It was noted that there was a bus that could take children living in Uxbridge to Harefield to school. However, Haydon was identified as a trickier school to get to for children in the south of the borough.


There was an issue of parents listing over-subscribed schools as their first and second preferences, leading to difficulties in securing a place. Officers encouraged parents to be realistic in choosing their preferences and provided information to assist with this.


Clarification  ...  view the full minutes text for item 82.


Hillingdon Music Hub Annual Report pdf icon PDF 372 KB


Officers presented an annual report into the Hillingdon Music Hub.


The national plan for music education was a strategic framework set by the UK Government to enhance music education for all children and young people in England. It aimed to enable children and young people to learn to sing, play an instrument, and create music together, and to provide opportunities for them to progress their musical interests and talents, including professional pathways.


Hillingdon had embraced this vision and aimed to provide a cohesive music education that was accessible and inclusive, enriching the lives of all children and young people.


There were five strategic functions:

·         Partnership: collaborating with various stakeholders to create a holistic music education experience.

·         Schools: engaging with schools to integrate music into their curriculum.

·         Progression and Musical Development: supporting students’ musical growth and talent development.

·         Inclusion: ensuring that music education was accessible to all, regardless of background or ability.

·         Sustainability: fostering long-term viability and impact.


Hillingdon Music Hub had recently transitioned into Children’s Services. Officers outlined the organisational structure. The Music Service Manager sat under the Head of Education and Lifelong Learning. Under the Music Service Manager there were:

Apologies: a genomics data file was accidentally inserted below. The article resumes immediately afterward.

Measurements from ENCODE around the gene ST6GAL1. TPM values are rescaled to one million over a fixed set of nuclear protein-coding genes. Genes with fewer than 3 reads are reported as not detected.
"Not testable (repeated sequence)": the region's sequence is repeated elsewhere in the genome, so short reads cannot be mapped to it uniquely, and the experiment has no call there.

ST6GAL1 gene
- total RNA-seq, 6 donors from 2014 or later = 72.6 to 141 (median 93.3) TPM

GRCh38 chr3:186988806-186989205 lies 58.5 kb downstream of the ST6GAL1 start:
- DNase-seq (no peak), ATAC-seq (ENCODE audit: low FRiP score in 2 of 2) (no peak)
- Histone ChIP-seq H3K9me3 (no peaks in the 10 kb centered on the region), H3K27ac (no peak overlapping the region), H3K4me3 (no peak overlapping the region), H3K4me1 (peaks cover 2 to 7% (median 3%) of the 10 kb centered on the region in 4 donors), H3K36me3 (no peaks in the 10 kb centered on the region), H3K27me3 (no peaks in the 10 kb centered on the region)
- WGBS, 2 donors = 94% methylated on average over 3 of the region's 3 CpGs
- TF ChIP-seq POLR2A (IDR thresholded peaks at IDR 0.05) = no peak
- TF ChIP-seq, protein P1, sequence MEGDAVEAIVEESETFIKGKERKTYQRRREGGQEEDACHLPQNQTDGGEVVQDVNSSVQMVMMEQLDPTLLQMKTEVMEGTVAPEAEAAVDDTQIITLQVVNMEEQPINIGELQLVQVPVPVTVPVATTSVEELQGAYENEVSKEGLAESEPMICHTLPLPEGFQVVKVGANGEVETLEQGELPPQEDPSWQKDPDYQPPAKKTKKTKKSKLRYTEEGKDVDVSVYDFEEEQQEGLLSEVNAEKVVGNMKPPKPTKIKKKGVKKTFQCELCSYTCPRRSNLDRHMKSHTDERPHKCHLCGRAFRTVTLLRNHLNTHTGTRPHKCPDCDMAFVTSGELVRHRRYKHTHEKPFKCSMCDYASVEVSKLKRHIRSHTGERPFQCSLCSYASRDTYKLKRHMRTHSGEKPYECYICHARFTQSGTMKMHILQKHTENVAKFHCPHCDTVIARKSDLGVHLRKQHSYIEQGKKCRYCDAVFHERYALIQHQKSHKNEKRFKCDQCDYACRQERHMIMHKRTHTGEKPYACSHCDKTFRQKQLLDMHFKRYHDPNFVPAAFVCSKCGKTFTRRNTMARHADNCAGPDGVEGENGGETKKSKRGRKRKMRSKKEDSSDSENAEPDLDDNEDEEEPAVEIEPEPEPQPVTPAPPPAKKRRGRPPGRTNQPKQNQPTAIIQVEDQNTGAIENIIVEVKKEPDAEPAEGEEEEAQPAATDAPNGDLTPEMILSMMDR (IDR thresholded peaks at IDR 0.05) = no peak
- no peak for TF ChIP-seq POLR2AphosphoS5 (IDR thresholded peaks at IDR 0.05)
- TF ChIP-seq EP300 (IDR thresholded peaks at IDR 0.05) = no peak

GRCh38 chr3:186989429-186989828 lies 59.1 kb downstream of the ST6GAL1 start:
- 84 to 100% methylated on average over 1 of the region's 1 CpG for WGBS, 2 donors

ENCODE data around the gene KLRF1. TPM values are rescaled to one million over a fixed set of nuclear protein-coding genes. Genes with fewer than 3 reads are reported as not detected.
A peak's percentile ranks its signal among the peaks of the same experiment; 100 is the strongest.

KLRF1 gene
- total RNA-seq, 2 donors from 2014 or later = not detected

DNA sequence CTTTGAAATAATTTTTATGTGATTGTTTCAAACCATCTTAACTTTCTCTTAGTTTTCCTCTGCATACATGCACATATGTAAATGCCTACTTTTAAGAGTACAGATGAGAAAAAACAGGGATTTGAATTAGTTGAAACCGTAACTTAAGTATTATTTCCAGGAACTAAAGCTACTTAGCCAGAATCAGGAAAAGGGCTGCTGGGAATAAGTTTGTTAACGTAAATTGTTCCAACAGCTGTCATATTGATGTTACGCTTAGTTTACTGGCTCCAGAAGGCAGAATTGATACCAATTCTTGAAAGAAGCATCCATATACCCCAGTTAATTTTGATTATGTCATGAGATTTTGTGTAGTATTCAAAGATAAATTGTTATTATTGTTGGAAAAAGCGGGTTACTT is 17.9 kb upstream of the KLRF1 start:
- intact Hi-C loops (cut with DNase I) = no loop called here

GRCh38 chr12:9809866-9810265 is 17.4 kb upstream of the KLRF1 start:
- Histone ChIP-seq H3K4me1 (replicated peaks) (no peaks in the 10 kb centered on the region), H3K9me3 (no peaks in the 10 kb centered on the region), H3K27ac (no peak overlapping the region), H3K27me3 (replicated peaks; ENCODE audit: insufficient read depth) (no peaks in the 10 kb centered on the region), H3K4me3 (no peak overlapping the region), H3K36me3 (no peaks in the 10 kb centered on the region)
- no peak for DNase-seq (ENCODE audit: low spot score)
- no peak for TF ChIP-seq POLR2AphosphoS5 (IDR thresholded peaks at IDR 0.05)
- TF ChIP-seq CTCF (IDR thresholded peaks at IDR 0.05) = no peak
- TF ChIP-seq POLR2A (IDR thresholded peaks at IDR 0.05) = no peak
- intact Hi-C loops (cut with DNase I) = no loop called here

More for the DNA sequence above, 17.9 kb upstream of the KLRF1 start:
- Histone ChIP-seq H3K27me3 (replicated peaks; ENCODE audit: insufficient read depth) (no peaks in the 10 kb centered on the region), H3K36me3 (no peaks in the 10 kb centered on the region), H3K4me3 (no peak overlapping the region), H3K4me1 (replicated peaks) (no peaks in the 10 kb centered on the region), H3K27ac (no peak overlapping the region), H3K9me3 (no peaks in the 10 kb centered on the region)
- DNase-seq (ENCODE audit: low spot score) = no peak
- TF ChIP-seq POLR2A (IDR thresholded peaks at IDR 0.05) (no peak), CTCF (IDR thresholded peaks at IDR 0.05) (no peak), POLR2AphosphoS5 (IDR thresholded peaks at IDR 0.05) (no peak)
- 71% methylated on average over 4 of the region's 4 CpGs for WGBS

·         Progression and Ensembles Co-Ordinator

o   Activities and Events Officer

·         Singing and Popular Music Co-Ordinator

·         First Access & Curriculum Music Co-ordinator (and maternity leave cover for this)

·         Inventory Officer

·         Admissions & Learning Progression Officer

·         Technical Support Officer

There were also approximately 60 sessional contract teachers.


An advisory group comprised partners, parents and other stakeholders to provide oversight and guidance.


External partners included:

·         Examination Boards: collaborating to enhance music education.

·         Collective 31: working in special schools.

·         Software Providers (e.g., Charanga): supporting music education in primary schools.

·         PSB (World Music Specialists): enhancing music diversity.

·         Brunel University: developing a strong relationship and exploring career routes in music.

·         ACS: funding key initiatives, including the Sing! Festival and emerging talent events.

·         Voices Foundation: collaborating with teachers to cover various genres.

·         Global Academy: hosting Saturday and Thursday music schools.

·         Sound Connections: supporting youth voice and facilitating workshops.

·         Bollywood Brass: enriching musical experiences.

·         Schools Orchestra Symphony Orchestra: providing opportunities outside of the Council.

·         National Youth Orchestra Auditions: guiding talented students.

·         Royal Academy of Music: offering student-led programs. Royal Academy of Music recently provided students to run a workshop for young people.


Hillingdon’s commitment to music education aligned with the national plan’s vision. By fostering partnerships, inclusivity, and sustainability, Hillingdon was enriching the lives of children and young people through music.


Hillingdon Music Hub went beyond traditional music lessons and offered a range of programmes and activities. These included:

·         One-to-One Lessons: these were conducted at centres including Manor Farm House and the Global Academy.

·         Paired Lessons and Small Group Lessons: these occurred both at the centres and within schools.

·         Whole Class Instrumental Lessons: schools could opt for recorder or ukulele lessons for entire classes.


The Hub also ran a number of ensembles and events, including:

  • Ensemble Sessions: held on Saturdays and Thursdays.